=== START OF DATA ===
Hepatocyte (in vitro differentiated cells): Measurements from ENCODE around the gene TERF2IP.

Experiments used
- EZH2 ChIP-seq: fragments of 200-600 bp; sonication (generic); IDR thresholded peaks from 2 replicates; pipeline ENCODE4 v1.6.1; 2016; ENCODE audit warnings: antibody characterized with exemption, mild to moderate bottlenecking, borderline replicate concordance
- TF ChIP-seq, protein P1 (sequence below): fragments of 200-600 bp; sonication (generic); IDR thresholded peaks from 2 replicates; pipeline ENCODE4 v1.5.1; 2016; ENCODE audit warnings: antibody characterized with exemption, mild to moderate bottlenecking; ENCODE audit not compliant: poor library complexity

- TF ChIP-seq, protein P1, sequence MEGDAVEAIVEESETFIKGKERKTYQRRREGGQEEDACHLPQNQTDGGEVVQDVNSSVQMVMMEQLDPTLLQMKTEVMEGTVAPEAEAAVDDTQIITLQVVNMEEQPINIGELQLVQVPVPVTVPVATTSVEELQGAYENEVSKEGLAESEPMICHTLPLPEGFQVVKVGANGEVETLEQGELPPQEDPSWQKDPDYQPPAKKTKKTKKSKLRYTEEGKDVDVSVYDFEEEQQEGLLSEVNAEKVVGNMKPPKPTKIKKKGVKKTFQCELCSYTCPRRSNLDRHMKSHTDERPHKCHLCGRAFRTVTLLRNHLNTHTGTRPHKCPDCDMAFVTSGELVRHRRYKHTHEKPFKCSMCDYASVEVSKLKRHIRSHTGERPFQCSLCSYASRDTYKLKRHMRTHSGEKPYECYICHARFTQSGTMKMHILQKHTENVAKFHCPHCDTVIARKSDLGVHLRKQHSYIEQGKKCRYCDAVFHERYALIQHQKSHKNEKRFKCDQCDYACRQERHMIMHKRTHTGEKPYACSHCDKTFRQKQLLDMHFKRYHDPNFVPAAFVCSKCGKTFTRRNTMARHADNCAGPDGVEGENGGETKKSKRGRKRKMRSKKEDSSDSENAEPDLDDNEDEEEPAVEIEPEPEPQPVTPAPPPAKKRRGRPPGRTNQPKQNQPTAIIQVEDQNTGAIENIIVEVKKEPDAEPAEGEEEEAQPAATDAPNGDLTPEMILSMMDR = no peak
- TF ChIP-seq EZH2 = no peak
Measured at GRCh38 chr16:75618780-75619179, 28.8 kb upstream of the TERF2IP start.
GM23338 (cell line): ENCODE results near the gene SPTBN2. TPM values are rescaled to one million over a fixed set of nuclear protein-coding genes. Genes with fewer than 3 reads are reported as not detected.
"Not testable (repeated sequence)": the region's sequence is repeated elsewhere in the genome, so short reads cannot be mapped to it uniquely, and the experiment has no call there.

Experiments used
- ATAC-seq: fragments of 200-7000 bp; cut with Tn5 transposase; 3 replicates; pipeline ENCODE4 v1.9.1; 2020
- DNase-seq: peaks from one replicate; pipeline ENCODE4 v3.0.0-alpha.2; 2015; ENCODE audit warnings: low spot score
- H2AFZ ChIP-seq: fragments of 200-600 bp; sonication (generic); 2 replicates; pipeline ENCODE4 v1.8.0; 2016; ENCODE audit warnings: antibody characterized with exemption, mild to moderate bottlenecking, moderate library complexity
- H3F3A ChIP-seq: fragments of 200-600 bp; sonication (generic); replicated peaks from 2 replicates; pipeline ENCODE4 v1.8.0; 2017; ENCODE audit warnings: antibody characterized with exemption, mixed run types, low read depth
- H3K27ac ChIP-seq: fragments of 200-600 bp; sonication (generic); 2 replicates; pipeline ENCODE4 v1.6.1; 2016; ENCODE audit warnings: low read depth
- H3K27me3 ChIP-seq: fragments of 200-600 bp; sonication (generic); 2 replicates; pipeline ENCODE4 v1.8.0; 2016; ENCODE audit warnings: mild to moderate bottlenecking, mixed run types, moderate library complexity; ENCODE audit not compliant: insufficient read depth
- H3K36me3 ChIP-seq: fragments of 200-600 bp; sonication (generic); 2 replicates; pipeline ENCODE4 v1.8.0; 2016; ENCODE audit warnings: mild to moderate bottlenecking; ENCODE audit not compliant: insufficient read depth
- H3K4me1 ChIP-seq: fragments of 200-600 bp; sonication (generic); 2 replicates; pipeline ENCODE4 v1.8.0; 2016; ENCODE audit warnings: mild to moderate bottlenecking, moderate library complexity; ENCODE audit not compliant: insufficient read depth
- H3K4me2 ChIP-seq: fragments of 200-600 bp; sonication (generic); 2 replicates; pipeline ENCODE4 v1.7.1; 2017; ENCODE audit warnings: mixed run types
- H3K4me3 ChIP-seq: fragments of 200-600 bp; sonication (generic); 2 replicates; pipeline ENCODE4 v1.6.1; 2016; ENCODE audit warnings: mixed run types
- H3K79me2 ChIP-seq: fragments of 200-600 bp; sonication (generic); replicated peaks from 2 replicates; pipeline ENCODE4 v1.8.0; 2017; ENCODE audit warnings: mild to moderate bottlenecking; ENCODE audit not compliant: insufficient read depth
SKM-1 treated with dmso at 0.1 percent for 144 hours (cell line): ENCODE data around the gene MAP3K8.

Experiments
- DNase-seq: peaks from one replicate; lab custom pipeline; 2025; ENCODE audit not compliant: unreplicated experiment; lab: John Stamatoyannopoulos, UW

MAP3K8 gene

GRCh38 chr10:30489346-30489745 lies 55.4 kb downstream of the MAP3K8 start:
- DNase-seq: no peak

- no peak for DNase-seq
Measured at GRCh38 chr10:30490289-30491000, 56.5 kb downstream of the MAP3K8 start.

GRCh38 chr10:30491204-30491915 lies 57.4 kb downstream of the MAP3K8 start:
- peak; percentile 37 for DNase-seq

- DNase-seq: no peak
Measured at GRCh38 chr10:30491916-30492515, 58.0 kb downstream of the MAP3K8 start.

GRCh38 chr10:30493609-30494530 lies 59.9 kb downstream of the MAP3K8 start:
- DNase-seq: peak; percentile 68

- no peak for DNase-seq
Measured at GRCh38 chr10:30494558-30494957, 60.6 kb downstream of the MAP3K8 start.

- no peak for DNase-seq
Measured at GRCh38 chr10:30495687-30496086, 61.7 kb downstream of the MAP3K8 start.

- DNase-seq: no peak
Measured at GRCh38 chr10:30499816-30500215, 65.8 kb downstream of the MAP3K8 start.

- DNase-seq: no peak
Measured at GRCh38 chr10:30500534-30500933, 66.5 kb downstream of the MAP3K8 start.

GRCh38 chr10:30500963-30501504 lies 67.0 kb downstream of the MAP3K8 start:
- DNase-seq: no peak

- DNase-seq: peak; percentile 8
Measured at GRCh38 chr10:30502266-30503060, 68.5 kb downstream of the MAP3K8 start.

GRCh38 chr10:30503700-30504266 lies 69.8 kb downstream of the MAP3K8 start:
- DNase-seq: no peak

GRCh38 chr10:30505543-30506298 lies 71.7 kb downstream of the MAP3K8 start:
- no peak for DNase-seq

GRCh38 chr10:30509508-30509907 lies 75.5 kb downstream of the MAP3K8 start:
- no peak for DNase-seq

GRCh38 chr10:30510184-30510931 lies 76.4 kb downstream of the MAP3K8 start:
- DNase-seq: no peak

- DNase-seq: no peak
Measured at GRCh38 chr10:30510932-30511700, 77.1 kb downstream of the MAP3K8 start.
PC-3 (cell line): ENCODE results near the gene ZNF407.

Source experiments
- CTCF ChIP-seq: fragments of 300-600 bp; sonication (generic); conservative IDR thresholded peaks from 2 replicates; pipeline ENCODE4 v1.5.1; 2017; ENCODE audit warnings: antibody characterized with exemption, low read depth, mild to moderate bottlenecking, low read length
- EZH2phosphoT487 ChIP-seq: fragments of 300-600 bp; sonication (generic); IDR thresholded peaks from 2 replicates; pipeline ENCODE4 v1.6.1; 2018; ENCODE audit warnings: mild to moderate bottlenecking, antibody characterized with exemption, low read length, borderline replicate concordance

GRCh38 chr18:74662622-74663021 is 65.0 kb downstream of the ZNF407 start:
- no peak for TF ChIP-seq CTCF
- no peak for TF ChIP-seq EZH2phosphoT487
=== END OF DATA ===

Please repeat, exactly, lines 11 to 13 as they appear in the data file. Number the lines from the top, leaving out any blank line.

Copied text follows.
- ATAC-seq: fragments of 200-7000 bp; cut with Tn5 transposase; 3 replicates; pipeline ENCODE4 v1.9.1; 2020
- DNase-seq: peaks from one replicate; pipeline ENCODE4 v3.0.0-alpha.2; 2015; ENCODE audit warnings: low spot score
- H2AFZ ChIP-seq: fragments of 200-600 bp; sonication (generic); 2 replicates; pipeline ENCODE4 v1.8.0; 2016; ENCODE audit warnings: antibody characterized with exemption, mild to moderate bottlenecking, moderate library complexity